Courage in Recovery - Recovered 1006
Release Date: 06/12/2019
The Golden Key is a short essay, just 976 words. The essay is considered a classic of the American New Thought movement. It was written in 1931 by Emmet Fox who was Irish. The Golden Key is an example of the practical use of the 180 principle. The principle is: Turn your back on the world and its problems and realize that your higher power is real and available for you. Fox has had a major influence on Alcoholics Anonymous. Tonight, we talk about The Golden Key. Gigi’s book, 50 Ways to a Fear Less Now, our affiliate link 3:25 To skip the intro This week, Penny, Vicki,...info_outline Being Kind to Self - Recovered 1285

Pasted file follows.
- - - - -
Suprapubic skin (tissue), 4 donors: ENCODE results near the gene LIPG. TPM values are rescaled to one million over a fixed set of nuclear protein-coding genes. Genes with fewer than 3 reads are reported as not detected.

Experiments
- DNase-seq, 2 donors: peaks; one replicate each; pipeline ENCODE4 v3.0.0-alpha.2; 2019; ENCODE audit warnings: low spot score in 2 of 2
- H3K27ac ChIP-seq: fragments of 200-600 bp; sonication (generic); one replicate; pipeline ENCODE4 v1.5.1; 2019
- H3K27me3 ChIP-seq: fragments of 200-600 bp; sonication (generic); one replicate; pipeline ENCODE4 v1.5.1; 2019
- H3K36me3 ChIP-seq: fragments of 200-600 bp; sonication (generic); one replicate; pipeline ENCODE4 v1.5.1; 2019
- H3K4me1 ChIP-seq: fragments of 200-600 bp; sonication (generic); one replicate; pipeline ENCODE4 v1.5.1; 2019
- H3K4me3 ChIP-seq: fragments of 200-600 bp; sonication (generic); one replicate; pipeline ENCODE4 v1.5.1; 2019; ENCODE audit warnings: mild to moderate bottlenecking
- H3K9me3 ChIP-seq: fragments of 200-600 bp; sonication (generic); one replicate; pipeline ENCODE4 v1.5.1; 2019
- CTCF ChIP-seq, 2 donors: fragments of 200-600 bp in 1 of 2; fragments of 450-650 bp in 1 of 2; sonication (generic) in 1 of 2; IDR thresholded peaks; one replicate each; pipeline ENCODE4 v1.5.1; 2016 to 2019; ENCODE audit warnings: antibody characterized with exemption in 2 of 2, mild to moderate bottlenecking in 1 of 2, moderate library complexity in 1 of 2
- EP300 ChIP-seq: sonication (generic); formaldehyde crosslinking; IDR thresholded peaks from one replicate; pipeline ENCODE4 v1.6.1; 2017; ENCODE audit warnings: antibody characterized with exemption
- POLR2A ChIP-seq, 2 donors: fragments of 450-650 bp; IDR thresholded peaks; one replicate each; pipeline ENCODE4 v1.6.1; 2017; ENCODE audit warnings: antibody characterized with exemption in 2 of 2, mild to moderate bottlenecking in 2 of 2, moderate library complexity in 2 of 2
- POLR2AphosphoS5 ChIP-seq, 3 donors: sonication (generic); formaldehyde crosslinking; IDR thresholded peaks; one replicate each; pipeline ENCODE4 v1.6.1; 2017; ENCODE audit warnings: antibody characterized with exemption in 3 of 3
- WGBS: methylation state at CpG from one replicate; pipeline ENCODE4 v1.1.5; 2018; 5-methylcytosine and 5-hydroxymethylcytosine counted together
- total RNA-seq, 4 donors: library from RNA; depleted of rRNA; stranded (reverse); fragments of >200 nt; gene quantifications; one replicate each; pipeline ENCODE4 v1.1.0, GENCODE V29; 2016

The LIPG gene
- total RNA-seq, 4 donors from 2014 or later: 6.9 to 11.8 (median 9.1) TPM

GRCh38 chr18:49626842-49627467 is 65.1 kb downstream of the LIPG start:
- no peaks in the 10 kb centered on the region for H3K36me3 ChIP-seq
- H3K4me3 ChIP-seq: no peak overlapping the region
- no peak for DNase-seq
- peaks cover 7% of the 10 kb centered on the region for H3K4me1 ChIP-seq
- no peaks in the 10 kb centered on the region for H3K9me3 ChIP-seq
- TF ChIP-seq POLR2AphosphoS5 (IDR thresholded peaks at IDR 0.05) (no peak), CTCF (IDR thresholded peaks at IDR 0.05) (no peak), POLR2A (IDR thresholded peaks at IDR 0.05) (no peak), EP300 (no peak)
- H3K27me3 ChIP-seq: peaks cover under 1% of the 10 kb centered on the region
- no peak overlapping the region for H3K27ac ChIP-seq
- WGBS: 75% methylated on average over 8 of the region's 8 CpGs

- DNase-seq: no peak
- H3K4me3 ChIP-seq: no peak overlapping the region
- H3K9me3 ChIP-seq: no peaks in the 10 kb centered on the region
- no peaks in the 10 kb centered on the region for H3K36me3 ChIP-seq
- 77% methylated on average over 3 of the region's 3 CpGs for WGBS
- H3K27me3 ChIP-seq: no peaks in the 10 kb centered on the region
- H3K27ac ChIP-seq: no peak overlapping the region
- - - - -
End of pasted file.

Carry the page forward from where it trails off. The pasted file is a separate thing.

When taking the journey toward recovery and sobriety, it's important to be kind and patient with yourself. Not only does this help you to focus on your goals rather than your past mistakes, but it also helps you to build confidence in yourself and your choices in the future. For many people who struggle with addiction, being overly critical of themselves is common. Although it is important to acknowledge your faults to help you to establish and accomplish your goals, it is also important to be kind to yourself to move forward. Contrary to popular belief, being kind to yourself isn’t a...info_outline Quiet Time - Recovered 1283